A lawsuit that accused Starbucks of misrepresenting the sizes of its cold drinks has been dismissed by a California judge, who issued a written tongue-lashing of the plaintiff's claims.
A similar case is pending in a federal court in Chicago.
The California lawsuit, filed on behalf of plaintiff Alexander Forouzesh in a federal district court, argued that Starbucks misled customers about the size of its iced drinks because it lists their sizes as the total liquid volume of drink and ice, not just the beverage itself.
In dismissing the case last week, U.S. District Judge Percy Anderson said that a "reasonable consumer" would know that the stated ounces for an iced drink, well, contain ice.
"As young children learn, they can increase the amount of beverage they receive if they order 'no ice,'" the judge said. "If children have figured out that including ice in a cold beverage decreases the amount of liquid they will receive, the court has no difficulty concluding that a reasonable consumer would not be deceived into thinking that when they order an iced tea, that the drink they receive will include both ice and tea and that for a given size cup, some portion of the drink will be ice rather than whatever liquid beverage the consumer ordered."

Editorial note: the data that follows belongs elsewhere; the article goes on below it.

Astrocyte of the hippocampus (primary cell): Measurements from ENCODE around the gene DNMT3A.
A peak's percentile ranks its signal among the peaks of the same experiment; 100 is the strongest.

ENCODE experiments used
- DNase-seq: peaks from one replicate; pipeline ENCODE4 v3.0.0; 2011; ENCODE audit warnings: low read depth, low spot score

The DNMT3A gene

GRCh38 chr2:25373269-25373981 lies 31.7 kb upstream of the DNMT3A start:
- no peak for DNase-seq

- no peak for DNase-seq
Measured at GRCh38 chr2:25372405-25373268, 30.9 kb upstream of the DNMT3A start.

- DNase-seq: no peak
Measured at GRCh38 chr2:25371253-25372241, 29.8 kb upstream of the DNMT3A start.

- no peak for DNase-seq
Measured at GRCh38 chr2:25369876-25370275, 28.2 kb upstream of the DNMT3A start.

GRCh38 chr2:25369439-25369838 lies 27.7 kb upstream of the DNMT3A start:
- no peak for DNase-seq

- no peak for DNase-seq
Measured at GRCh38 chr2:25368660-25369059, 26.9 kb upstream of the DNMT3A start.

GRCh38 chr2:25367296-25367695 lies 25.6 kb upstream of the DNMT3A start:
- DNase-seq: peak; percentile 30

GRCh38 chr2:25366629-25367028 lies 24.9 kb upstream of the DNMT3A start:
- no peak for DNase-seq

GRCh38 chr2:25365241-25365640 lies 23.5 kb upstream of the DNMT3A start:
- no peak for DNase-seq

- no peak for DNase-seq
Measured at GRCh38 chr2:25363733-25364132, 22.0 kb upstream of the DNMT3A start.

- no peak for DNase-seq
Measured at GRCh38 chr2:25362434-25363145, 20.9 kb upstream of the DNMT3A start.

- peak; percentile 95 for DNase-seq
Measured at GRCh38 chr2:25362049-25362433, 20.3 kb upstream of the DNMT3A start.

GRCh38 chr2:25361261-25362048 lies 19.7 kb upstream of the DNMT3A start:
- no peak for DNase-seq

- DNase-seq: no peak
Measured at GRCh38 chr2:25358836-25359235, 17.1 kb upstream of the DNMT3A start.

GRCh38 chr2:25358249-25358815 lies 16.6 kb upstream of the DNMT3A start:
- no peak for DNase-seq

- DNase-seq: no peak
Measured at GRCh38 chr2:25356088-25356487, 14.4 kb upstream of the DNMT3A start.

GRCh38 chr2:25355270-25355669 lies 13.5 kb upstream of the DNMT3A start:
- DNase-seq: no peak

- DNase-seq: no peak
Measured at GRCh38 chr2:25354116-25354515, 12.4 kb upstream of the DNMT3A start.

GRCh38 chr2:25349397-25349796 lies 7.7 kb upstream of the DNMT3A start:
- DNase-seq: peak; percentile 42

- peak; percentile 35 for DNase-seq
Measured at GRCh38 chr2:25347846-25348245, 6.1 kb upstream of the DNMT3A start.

In a statement, Starbucks said it was "pleased with the court's decision and the judge's comments on the matter."
The lawsuit in Chicago, filed in May, is still pending, but with a new plaintiff. Attorneys for Starbucks have until Thursday to file a motion to dismiss the case. The lead attorney representing the coffee giant in the case wasn't immediately available to comment.